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Are all of your lawn accounts also your snow accounts?

Kingston561971

LawnSite Member
The reason I ask is I am moving from a year-round mowing climate of Florida to the Midwest where obviously mowing is seasonal and so is snow removal. I will be putting out eddm cards in spring along with door hangers what I'm trying to find out is do the majority of lawn customers also become snow removal customers? and if so at what point do you bring up snow removal to them? is it a difficult task to keep the same customers year after year? Any input on how to accomplish this or go about tactfully offering snow removal and when is the best time to do it would be appreciated
 

Mac-s Lawn & Snow

LawnSite Senior Member
I don't bring up snowplowing to my customers and have never advertised for it(mowing 4 years, snowplowing 30 years). Pretty much everyone around here knows someone with a plow that they use. Probably plow about 30% of my mowing customers currently. My mowing route is twice as big as the area I cover for plowing. Its nice to have year round income from customers with plowing but my advice for you would be not to get into plowing. It requires way more truck than needed for mowing. I know there are people here on LS that make a lot more money than I do pushing snow but if I could make enough money mowing to sit around all winter doing nothing I'd be doing that.
With that said, set up a third of your plowing base to pay a seasonal price upfront that covers your overhead and have the rest pay per time- per inch and you should be able make money if it snow's and if it don't.
 
OP
K

Kingston561971

LawnSite Member
So this might sound like a silly question but at the end of a mowing season which I assume is roughly April until November where do things with the lawn customer and yourself end up? Do you just arbitrarily come back to them in spring and start the next year?
 

OakNut

LawnSite Platinum Member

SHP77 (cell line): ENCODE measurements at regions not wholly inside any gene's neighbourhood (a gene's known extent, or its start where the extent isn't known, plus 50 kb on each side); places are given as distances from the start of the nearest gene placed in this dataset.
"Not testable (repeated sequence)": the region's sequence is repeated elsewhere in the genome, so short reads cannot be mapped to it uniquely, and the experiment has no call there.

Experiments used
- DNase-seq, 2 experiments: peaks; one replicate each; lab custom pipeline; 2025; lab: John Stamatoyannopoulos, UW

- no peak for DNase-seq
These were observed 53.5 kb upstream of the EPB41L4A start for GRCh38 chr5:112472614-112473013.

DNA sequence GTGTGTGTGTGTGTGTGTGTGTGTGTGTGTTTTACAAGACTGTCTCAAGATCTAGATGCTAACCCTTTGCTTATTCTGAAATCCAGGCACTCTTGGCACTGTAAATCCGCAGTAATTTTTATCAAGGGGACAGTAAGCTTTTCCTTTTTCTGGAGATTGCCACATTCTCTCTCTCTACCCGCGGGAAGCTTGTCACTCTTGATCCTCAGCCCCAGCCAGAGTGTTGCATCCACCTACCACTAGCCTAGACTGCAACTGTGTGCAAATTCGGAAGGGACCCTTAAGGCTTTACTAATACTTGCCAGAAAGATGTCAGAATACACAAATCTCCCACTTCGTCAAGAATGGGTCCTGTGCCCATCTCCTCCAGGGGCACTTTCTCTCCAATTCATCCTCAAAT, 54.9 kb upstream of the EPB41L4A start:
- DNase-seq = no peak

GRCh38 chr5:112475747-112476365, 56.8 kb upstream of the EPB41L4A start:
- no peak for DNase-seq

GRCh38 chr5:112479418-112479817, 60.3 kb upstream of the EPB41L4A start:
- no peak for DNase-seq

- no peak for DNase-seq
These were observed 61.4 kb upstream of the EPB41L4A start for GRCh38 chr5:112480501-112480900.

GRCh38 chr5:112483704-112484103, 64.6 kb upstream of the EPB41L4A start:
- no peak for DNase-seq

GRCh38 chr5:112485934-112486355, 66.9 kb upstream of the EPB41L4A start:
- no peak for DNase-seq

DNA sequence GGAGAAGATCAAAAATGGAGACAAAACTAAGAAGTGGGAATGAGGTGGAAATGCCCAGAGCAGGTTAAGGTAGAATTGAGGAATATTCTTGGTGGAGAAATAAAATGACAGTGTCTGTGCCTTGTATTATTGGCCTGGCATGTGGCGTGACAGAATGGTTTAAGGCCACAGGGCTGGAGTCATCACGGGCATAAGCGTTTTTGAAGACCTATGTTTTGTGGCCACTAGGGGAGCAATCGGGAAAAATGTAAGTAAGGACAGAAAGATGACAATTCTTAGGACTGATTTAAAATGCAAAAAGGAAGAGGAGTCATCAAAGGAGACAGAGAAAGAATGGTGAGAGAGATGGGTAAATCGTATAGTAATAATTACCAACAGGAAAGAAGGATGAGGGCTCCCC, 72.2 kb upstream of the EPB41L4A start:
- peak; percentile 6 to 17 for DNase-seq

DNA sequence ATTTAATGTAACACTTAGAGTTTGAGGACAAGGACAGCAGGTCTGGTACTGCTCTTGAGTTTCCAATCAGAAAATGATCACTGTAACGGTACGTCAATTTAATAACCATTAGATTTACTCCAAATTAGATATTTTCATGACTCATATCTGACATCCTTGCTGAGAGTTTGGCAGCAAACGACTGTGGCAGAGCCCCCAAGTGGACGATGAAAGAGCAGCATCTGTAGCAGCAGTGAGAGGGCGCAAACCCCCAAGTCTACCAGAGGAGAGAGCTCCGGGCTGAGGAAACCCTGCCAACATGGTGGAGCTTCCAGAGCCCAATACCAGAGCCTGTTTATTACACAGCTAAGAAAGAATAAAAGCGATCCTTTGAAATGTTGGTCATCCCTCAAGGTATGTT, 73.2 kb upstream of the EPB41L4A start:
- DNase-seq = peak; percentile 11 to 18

Location
Pittsburgh PA
Snow removal sucks unless you are really set up well to do the job and have contracts where you get paid regardless of whether you do anything or not.

I'm just a one man show and I tried doing it the first few seasons, but I tried it with a snowblower because there are really no driveways (on my mowing route) large enough to plow.
Nobody wants to pay to have snow cleared unless there's 8 inches or more - they just do it themselves if there isn't a lot of it.

I gave that up and tried working for someone else doing snow removal. He has a fleet of trucks and salts/plows commercial lots and driveways for personal care homes in the suburbs.
I did that for two winters and it sucked too. Even with the need for salting/plowing being higher than on residential properties, we simply don't get enough snow on a regular basis here - I didn't work much. (on call)

What I DID learn from working for him is that you work when it snows and you work until it stops snowing. Could be 2am til 6am - could be 30 hours straight.
I learned that things break at the worst times - even new equipment. Salt spreaders stop working, trucks go down - it's REALLY fun trying to work on repairs at 4am, in freezing temps, with frozen fingers, wet snow soaking you down.

Guys run out every year and buy a "plow truck" and have big dreams of making money.
I wouldn't do it unless the area I lived in guaranteed enough snowfall to make it worth the investment, and I wouldn't consider it without a backup truck.

I work at Walmart during the off season now.
The money isn't great, but I can keep up with my bills, and I'm not freezing my balls off - unless I have to work the dairy cooler.
 
OP
K

Kingston561971

LawnSite Member